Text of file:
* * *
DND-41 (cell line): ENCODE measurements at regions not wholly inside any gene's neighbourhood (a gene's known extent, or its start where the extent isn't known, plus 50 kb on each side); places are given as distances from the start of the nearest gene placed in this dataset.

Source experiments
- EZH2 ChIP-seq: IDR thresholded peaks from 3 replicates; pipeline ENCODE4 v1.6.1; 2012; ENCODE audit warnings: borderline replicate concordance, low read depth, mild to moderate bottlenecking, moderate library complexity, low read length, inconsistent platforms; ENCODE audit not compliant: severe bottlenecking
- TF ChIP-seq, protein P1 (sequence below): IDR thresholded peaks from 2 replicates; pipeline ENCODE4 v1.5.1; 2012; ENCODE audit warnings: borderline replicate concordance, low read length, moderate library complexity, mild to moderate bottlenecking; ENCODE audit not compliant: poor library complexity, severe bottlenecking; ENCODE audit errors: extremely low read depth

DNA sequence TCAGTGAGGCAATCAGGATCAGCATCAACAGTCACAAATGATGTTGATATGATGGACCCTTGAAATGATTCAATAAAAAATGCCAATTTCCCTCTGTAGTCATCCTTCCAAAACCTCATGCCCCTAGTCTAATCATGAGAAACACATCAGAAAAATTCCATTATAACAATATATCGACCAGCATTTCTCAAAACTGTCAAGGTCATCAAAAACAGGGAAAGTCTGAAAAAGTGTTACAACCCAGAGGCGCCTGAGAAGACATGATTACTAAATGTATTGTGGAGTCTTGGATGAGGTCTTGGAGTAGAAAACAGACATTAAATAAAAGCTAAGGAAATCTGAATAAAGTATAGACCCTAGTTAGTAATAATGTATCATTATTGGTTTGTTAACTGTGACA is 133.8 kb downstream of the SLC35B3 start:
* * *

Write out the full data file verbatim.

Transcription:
DND-41 (cell line): ENCODE measurements at regions not wholly inside any gene's neighbourhood (a gene's known extent, or its start where the extent isn't known, plus 50 kb on each side); places are given as distances from the start of the nearest gene placed in this dataset.

Source experiments
- EZH2 ChIP-seq: IDR thresholded peaks from 3 replicates; pipeline ENCODE4 v1.6.1; 2012; ENCODE audit warnings: borderline replicate concordance, low read depth, mild to moderate bottlenecking, moderate library complexity, low read length, inconsistent platforms; ENCODE audit not compliant: severe bottlenecking
- TF ChIP-seq, protein P1 (sequence below): IDR thresholded peaks from 2 replicates; pipeline ENCODE4 v1.5.1; 2012; ENCODE audit warnings: borderline replicate concordance, low read length, moderate library complexity, mild to moderate bottlenecking; ENCODE audit not compliant: poor library complexity, severe bottlenecking; ENCODE audit errors: extremely low read depth

DNA sequence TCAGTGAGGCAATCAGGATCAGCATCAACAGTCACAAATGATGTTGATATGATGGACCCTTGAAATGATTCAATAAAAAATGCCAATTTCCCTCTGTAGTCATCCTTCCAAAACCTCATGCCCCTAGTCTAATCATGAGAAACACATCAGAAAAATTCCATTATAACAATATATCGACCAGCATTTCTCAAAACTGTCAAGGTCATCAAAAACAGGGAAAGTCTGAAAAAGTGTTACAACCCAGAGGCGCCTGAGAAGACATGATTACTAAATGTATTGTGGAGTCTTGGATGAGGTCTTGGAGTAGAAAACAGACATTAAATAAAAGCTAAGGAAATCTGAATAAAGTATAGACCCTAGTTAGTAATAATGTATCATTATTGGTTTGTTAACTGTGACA is 133.8 kb downstream of the SLC35B3 start: